Before it, above all, one feels cold. In another part of the diorama, in a view that I interpret as a canal connecting to the Neva River with St. Isaac’s Cathedral dome again in the background at dawn, one can sense the sheer struggle to survive in the city under siege. An ambulance truck stands on the other side of the bridge as planes streak overhead, while under the bridge some civilians appear to be peering out to see where the planes are going. Soldiers on the bridge appear to be more accustomed to the danger. Everywhere is smoke, ice, snow, random fires, and a sense of heavy, freezing air that one can imagine slightly burning as it goes in and out of the lungs.

If one can imagine what being in such an urban environment under siege was like, how hard it was for people to survive, then one can begin to glimpse more deeply the suffering of the vast numbers who did not survive. Out of a population of over three million people before the war, approximately 1.5 million soldiers and civilians perished during the siege of Leningrad. The worst period was the winter of 1941-1942. There are documented cases where people ate wood dust, glue from wallpaper, and many other inedible items. Families exchanged beloved pets for consumption. There were incidents of cannibalism. In the end, mass starvation took hundreds of thousands. Today, the Piskaryovskoe Memorial Cemetery alone contains in mass graves the remains of half a million people who perished in the siege. These are horrors that I believe are impossible and inappropriate to convey in a diorama meant for viewing by children and the general public.

Due to its beautiful canals and waterways, I once heard St. Petersburg called the Venice of northern Europe, and one of the things I liked about the diorama is that one can imagine how beautiful and lovely these scenes along the canals and bridges would be in peace (and are today). But students of history should know and reflect on the realities that underlie these scenes when they view them in a museum.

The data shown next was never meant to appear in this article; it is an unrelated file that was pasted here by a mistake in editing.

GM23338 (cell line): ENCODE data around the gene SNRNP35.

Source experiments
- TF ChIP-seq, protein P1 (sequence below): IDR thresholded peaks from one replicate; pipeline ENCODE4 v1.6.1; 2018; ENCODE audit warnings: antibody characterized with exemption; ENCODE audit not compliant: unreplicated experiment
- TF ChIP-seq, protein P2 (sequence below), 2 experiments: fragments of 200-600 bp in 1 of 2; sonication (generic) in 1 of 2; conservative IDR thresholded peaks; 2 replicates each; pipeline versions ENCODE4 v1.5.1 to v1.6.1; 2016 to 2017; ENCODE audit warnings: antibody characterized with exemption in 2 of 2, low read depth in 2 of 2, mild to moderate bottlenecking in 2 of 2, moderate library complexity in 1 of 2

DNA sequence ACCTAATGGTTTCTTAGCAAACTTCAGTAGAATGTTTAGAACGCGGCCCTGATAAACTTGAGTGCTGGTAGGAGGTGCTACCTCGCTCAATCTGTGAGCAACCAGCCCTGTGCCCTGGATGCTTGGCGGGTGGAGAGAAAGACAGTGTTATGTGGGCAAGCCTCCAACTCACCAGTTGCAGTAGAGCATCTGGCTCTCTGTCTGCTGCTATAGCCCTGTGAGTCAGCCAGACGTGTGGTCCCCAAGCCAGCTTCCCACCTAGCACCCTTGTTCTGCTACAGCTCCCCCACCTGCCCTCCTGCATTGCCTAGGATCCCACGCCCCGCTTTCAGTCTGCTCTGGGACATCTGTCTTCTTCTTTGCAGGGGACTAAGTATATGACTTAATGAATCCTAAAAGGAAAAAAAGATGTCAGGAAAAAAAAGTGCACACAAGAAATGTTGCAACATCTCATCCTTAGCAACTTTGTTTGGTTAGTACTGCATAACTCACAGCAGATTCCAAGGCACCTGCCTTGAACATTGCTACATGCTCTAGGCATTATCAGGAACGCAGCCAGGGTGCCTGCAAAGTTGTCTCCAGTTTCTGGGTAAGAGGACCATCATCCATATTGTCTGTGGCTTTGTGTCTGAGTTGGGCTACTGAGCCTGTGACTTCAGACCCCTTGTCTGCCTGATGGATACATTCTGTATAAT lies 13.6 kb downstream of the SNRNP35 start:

Students and visitors should also know that although Hitler had vowed to raze the city and the Germans enforced the most lethal siege in history, in the end, Leningrad did not break. It would be nearly a full year after the victory at Stalingrad before the Germans would retreat from Leningrad. In between that time, the greatest tank battle in history took place at Kursk. This will be the subject of my next post.

This is the third post about the Museum of the Great Patriotic War. Read Part One. Part Two. Part Four. Part Five. Part Six. Part Seven. Part Eight.


"No matter one’s age, travel is a unique and exciting educational experience. In my work, I have had the opportunity to reflect on history, events, and people in the places where they experienced life. Through the viewfinder, we can not only find history and perspective, but create memory, and evoke our evergreen past."
– Keith Huxen, PhD, Senior Director of Research and History, The National WWII Museum


Keith Huxen

Keith is the former Senior Director of Research and History in the Institute for the Study of War and Democracy at The National WWII Museum.